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Child corporal punishment


"Hot Saucing:" A traditional method
to discipline children via pain & terror

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What it is:

"Hot Saucing" (a.k.a. "Hot Tongue") involves burning a child's tongue with Tabasco or a similar hot sauce as a punishment for unacceptable behavior. It is generally used when the child's misbehavior is related to the use of their mouth: talking back to adults, lying, biting someone, swearing, spitting, refusing to eat, etc. Variations on the punishment include the use of acetic acid (vinegar), lemon juice, soap or some other substance that is highly noxious when swallowed.

According to the Washington Post:

" 'Hot saucing,' or 'hot tongue,' has roots in Southern culture, according to some advocates of the controversial disciplinary method, but it has spread throughout the country. Nobody keeps track of how many parents do it, but most experts...including pediatricians, psychologists and child welfare professionals, [are]... familiar with it." 1

"Hot Saucing" has been promoted on some Internet sites, in Today's Christian Woman  magazine, and in a Focus on the Family book. Focus on the Family is a fundamentalist Christian agency located in Colorado Springs, CO that advocates corporal punishment of rebellious children starting in infancy at the age of 18 months.


Full disclosure: Author bias:

The author of this essay very strongly opposes all methods of corporal punishment. He feels that the hot saucing technique is an abusive act.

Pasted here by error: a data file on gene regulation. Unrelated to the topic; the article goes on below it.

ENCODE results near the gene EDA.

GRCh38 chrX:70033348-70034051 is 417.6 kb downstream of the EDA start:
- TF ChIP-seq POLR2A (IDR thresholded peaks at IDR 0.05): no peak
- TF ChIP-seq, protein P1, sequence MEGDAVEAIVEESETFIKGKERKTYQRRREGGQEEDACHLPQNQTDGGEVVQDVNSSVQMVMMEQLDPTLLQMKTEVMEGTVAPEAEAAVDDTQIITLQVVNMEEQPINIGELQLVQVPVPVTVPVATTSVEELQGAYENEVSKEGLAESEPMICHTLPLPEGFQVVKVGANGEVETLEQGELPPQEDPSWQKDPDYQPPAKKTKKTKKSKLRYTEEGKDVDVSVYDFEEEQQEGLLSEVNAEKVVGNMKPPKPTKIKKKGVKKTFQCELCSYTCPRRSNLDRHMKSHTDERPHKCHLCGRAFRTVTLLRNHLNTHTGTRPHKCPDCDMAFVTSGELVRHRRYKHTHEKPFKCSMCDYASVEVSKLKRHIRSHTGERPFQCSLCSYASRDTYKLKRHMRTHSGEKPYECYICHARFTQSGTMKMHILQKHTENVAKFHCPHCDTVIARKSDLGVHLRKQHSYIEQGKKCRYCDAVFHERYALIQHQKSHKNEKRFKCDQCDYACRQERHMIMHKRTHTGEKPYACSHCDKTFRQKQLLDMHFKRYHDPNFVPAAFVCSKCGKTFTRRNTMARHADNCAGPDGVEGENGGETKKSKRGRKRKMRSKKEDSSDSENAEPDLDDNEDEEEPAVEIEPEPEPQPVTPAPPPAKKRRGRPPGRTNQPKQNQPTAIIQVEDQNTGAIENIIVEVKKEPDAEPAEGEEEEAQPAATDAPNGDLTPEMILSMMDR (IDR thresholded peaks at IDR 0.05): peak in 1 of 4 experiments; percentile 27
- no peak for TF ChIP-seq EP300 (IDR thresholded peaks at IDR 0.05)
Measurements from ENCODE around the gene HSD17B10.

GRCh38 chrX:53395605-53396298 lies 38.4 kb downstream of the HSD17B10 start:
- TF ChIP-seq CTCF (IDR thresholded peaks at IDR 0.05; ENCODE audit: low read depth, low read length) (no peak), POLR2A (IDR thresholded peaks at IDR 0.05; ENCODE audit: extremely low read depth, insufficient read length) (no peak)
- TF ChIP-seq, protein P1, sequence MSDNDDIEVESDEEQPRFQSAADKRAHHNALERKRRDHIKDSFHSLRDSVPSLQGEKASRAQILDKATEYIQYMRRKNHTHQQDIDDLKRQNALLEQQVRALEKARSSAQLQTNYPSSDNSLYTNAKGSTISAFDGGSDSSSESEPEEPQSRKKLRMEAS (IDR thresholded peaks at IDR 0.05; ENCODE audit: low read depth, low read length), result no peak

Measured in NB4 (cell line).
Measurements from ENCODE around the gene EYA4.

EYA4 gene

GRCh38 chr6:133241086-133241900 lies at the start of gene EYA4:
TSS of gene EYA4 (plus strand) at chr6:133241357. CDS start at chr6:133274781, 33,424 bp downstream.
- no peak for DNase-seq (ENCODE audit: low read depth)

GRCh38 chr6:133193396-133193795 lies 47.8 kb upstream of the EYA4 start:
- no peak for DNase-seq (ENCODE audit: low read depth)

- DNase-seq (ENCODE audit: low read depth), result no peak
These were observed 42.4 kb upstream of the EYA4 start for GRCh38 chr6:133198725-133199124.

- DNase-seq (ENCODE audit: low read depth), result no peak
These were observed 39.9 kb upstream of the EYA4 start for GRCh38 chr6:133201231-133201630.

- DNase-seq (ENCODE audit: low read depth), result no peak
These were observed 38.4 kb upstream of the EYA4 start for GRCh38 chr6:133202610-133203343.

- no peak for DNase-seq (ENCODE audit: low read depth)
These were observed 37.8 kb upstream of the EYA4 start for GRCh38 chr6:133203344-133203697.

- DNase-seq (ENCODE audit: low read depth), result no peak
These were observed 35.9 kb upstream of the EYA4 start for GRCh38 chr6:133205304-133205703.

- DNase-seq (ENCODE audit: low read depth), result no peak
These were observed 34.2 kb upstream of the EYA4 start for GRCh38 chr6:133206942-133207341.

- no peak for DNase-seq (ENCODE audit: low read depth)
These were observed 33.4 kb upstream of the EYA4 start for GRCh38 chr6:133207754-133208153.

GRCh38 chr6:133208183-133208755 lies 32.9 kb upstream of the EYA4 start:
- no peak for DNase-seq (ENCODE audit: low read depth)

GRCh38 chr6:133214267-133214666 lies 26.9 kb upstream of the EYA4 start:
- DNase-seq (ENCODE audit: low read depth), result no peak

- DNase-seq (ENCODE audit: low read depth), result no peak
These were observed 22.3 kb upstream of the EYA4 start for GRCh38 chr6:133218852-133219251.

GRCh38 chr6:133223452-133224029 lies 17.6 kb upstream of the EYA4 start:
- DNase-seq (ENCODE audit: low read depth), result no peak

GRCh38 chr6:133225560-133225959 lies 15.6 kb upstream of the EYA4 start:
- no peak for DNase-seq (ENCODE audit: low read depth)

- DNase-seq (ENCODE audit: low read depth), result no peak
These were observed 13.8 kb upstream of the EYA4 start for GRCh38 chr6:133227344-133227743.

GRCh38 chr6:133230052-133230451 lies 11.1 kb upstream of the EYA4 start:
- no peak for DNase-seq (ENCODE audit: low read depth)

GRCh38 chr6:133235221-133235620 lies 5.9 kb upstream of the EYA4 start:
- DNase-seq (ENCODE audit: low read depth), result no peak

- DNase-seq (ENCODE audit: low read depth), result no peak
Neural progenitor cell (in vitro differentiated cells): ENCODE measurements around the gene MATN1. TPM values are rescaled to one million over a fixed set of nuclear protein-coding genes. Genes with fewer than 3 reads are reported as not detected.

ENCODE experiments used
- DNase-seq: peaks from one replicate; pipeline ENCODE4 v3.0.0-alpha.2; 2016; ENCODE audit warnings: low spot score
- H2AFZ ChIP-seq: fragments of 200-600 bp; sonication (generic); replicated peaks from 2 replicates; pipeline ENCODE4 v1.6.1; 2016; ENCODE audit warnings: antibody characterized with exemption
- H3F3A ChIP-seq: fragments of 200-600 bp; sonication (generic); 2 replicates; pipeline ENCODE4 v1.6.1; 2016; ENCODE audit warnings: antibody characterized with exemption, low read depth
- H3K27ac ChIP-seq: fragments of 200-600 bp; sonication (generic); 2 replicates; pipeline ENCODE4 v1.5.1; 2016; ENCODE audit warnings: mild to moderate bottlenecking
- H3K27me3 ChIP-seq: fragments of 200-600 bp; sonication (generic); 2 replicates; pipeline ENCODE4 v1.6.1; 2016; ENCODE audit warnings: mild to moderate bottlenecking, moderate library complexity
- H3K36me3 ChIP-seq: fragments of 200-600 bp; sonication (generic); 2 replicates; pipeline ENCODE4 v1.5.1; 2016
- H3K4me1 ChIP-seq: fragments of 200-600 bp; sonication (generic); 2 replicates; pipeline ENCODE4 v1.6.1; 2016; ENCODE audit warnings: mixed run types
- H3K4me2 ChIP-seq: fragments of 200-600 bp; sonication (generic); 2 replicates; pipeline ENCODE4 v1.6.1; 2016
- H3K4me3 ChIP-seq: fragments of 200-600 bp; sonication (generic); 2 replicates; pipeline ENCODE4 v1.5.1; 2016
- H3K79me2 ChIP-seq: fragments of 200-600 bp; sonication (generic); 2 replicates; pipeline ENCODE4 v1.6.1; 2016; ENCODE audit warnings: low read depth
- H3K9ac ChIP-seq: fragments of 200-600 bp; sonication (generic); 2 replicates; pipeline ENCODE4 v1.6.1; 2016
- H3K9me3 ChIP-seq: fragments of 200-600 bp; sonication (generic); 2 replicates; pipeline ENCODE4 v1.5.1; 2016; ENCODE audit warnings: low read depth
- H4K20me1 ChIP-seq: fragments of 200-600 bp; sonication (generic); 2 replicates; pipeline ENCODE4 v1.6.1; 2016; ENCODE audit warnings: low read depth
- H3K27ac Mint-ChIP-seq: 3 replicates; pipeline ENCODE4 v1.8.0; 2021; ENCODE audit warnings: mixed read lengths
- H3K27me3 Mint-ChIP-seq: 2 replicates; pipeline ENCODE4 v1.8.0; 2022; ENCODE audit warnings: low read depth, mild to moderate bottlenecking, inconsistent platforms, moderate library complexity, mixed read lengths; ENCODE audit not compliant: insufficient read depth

All of the staff at personally oppose hot saucing.  One suggested that, from most children's point of view, hot saucing is a terrorist act.

We strongly recommend against this or any other discipline method which causes physical pain. We have include the essay on our website because the use of hot saucing appears to be increasing. We feel that our site visitors need to know what it is, its dangers, and what people think about it.

Topics covered in this section:

bullet Medical contraindications. Hot saucing advocates

"Dr. Phil" & other "Hot Saucing" opponents

bullet Manufacturers' comments. Legal aspects. Book review. Public opinion poll results.

References used:

The following information sources were used to prepare and update the above essay. The hyperlinks are not necessarily still active today.

  1. Alison Buckholtz, "Feeling the Heat. Some Parents Apply Hot Sauce to a Child's Tongue as Punishment. The Practice Has Some Experts Burning," The Washington Post, 2004-AUG-10. Page HE 01. Online at:

  2. The Democratic Underground has a exchange of views on hot saucing. See:

Copyright 2004 to 2020 by Ontario Consultants on Religious Tolerance
Originally posted: 2004-AUG-28
Latest update: 2020-JAN-25
Author: B.A. Robinson

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